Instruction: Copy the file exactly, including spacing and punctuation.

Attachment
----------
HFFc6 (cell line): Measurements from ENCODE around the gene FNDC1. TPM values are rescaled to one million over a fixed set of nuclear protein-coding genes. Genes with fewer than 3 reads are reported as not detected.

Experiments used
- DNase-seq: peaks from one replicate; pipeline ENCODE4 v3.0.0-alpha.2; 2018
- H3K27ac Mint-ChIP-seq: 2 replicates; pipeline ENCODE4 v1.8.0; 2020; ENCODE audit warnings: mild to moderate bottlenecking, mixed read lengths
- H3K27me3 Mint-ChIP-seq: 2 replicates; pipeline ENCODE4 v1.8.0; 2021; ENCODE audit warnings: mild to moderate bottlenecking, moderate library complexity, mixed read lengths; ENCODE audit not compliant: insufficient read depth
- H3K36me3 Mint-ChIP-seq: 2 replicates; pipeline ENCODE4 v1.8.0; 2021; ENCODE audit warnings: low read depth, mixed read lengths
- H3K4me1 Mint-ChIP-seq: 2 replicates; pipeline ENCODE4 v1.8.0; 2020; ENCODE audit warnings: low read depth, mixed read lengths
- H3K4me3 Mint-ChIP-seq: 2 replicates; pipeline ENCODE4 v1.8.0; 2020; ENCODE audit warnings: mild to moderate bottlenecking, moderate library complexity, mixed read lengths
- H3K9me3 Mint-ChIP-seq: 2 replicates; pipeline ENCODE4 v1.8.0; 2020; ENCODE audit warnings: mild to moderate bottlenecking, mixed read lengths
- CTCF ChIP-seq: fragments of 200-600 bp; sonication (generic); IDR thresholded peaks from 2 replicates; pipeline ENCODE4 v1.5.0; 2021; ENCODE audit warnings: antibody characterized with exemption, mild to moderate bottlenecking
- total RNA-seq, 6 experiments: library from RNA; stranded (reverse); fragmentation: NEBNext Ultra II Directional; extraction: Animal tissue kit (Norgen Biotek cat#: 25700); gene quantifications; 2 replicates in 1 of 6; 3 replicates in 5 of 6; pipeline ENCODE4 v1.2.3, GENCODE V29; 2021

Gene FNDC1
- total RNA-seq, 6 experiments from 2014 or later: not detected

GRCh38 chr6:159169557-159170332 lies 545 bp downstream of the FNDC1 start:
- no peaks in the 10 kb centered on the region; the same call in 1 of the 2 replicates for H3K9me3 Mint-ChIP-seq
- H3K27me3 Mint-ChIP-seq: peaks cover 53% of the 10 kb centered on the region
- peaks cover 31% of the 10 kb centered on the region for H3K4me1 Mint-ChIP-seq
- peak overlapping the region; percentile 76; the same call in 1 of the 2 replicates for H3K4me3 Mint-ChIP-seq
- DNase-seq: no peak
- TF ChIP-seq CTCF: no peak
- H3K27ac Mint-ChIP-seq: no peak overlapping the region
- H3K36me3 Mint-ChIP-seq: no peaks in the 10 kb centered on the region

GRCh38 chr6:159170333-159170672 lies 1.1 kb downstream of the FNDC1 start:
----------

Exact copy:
HFFc6 (cell line): Measurements from ENCODE around the gene FNDC1. TPM values are rescaled to one million over a fixed set of nuclear protein-coding genes. Genes with fewer than 3 reads are reported as not detected.

Experiments used
- DNase-seq: peaks from one replicate; pipeline ENCODE4 v3.0.0-alpha.2; 2018
- H3K27ac Mint-ChIP-seq: 2 replicates; pipeline ENCODE4 v1.8.0; 2020; ENCODE audit warnings: mild to moderate bottlenecking, mixed read lengths
- H3K27me3 Mint-ChIP-seq: 2 replicates; pipeline ENCODE4 v1.8.0; 2021; ENCODE audit warnings: mild to moderate bottlenecking, moderate library complexity, mixed read lengths; ENCODE audit not compliant: insufficient read depth
- H3K36me3 Mint-ChIP-seq: 2 replicates; pipeline ENCODE4 v1.8.0; 2021; ENCODE audit warnings: low read depth, mixed read lengths
- H3K4me1 Mint-ChIP-seq: 2 replicates; pipeline ENCODE4 v1.8.0; 2020; ENCODE audit warnings: low read depth, mixed read lengths
- H3K4me3 Mint-ChIP-seq: 2 replicates; pipeline ENCODE4 v1.8.0; 2020; ENCODE audit warnings: mild to moderate bottlenecking, moderate library complexity, mixed read lengths
- H3K9me3 Mint-ChIP-seq: 2 replicates; pipeline ENCODE4 v1.8.0; 2020; ENCODE audit warnings: mild to moderate bottlenecking, mixed read lengths
- CTCF ChIP-seq: fragments of 200-600 bp; sonication (generic); IDR thresholded peaks from 2 replicates; pipeline ENCODE4 v1.5.0; 2021; ENCODE audit warnings: antibody characterized with exemption, mild to moderate bottlenecking
- total RNA-seq, 6 experiments: library from RNA; stranded (reverse); fragmentation: NEBNext Ultra II Directional; extraction: Animal tissue kit (Norgen Biotek cat#: 25700); gene quantifications; 2 replicates in 1 of 6; 3 replicates in 5 of 6; pipeline ENCODE4 v1.2.3, GENCODE V29; 2021

Gene FNDC1
- total RNA-seq, 6 experiments from 2014 or later: not detected

GRCh38 chr6:159169557-159170332 lies 545 bp downstream of the FNDC1 start:
- no peaks in the 10 kb centered on the region; the same call in 1 of the 2 replicates for H3K9me3 Mint-ChIP-seq
- H3K27me3 Mint-ChIP-seq: peaks cover 53% of the 10 kb centered on the region
- peaks cover 31% of the 10 kb centered on the region for H3K4me1 Mint-ChIP-seq
- peak overlapping the region; percentile 76; the same call in 1 of the 2 replicates for H3K4me3 Mint-ChIP-seq
- DNase-seq: no peak
- TF ChIP-seq CTCF: no peak
- H3K27ac Mint-ChIP-seq: no peak overlapping the region
- H3K36me3 Mint-ChIP-seq: no peaks in the 10 kb centered on the region

GRCh38 chr6:159170333-159170672 lies 1.1 kb downstream of the FNDC1 start: